In particular in those applications where the measuring unit 1 is used autonomously, it is preferably equipped with a display unit 20, for example a display, a monitor or a printer, and/or an input device 21, for example a keyboard. The display unit 20 and the input unit 21 are used for data exchange between the measuring device 1 and a user (not shown). In other applications the measuring device 1 according to the invention can be integrated into a larger system (not shown), for example a manufacturing robot. In this case the display unit 20 and the input unit 21 can be dispensed with and the data between the measuring device 1 and the system are exchanged via data lines which are known per se. Furthermore, the measuring device 1 may comprise an additional memory unit 22 for storing and archiving the measuring data. For example the a-priori values orientated towards the test problem may be stored in such a memory unit 22, and retrieved from it for evolution of subsequent measurements.
FIG. 11 is a cross section through a simple embodiment of a transducer unit 2 of a measuring device 1 according to the invention. The transducer unit 2 comprises one or several ultrasound transducers 23 for converting electrical energy to ultrasound energy and/or for converting ultrasound energy to electrical energy.
To this purpose for example the piezoelectric or magnetostrictive effect can be exploited; the transducer materials are selected accordingly. In particular for air ultrasound measuring devices it can be advantageous to use a composite ultrasound transducer which can be adapted to the respective application. The ultrasound transducer 23 is preferably attached to an attenuation body 24 which mechanically attenuates the ultrasound transducer 23 and thus makes it possible to generate short ultrasound impulses. Electrical signal lines 25.1, 25.2 connect the ultrasound transducer 23 with a connecting socket 26. The electrical signal lines 25.1, 25.2 may comprise means (not shown) for matching the output of the ultrasound transducer 23, for example a matching coil. Furthermore, the transducer unit 2 comprises a housing 27.
To influence the directions of propagation and/or the wave shapes of the ultrasonic waves, the ultrasound transducer 2 may comprise at least one inclined plane surface and/or at least one curved surface. In the example in FIG. 11, the front surface 28 is spherically curved inwards, resulting in a transmitted ultrasonic wave assuming the shape of an incoming spherical wave, i.e. it is focussed. Such a transmitted spherical wave 8.1 is diagrammatically shown in FIG. 11 with some of its phase surfaces 29.1, 29.2, 29.3.
To optimise the transducer unit 2, the ultrasound transducer 23 may comprise a matching layer 30 of suitable acoustic impedance. One or several boundary surfaces of the matching layer may be inclined or curved; possibly differently from the ultrasound transducer 23. In this way in turn directions of propagation and/or wave shapes of ultrasonic waves may be influenced; for example an ultrasonic wave may be focussed by way of a spherical boundary surface of a matching layer 30. A protective layer 31 may protect the various elements 23-27, 30 of the transducer unit 2 from undesirable external physical and/or chemical influences.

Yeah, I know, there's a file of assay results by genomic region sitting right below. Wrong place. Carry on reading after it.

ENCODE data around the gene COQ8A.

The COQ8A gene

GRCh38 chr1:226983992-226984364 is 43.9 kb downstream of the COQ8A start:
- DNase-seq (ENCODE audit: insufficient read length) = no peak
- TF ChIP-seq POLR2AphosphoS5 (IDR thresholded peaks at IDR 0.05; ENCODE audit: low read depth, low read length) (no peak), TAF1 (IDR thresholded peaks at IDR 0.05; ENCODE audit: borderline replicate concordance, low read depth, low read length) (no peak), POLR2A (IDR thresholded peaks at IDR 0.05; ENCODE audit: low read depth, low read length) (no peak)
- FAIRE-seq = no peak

In summary, in the method according to the invention for characterising objects 3 to be measured by means of ultrasound, at least one ultrasonic wave 8.1 is transmitted by a measuring device 1. Echo waves 8.2, 8.5, reflected by boundary surfaces (5, 10) of the object 3 to be measured are detected by the measuring device 1 as a measuring signal A(t). Characteristics of the object 3 to be measured are determined from delay time differences Δt of the echo waves 8.2, 8.5, by the measuring signal A(t) being digitalised and in the time domain being subjected to an evolution analysis delimited by a-priori value ranges orientated towards the test problem, by weighted additive overlapping of temporally shifted base impulses 12. A measuring device 1 according to the invention, for implementing the method, comprises at least one transducer unit 2 which comprises at least one ultrasound transducer 23 for converting electrical energy to ultrasound energy and/or converting ultrasound energy into electrical energy; an ultrasound transmitting unit 16 to supply the transducer unit 2 with electrical signals; an ultrasound receiver unit 17; an analogue-digital transducer unit 18 for converting an analogue electrical signal into a digital signal and a microprocessor system 19 for control and evaluation.
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|International Classification||G01N29/44, G01N29/07, G01N29/06, G01N29/24, G01B17/02, G01N29/11, G01N29/46, G01N29/30|
|Cooperative Classification||G01N2291/011, G01N29/46, G01N29/07, G01N2291/0231, G01N2291/044, G01N29/11, G01N29/30, G01N29/2456, G01N2291/02854, G01N29/4427|
|European Classification||G01N29/30, G01N29/24F, G01N29/07, G01N29/11, G01N29/46, G01N29/44B2|
|Apr 15, 1999||AS||Assignment|
Owner name: HANS-ULRICH RAMSEIER, SWITZERLAND
Free format text: ASSIGNMENT OF ASSIGNORS INTEREST;ASSIGNORS:KREIER, PETER;KALIN, AUGUST;REEL/FRAME:009911/0759;SIGNING DATES FROM 19990113 TO 19990116
|Dec 23, 2004||FPAY||Fee payment|
Year of fee payment: 4
|Jan 5, 2009||REMI||Maintenance fee reminder mailed|
|Jun 26, 2009||LAPS||Lapse for failure to pay maintenance fees|
|Aug 18, 2009||FP||Expired due to failure to pay maintenance fee|
Effective date: 20090626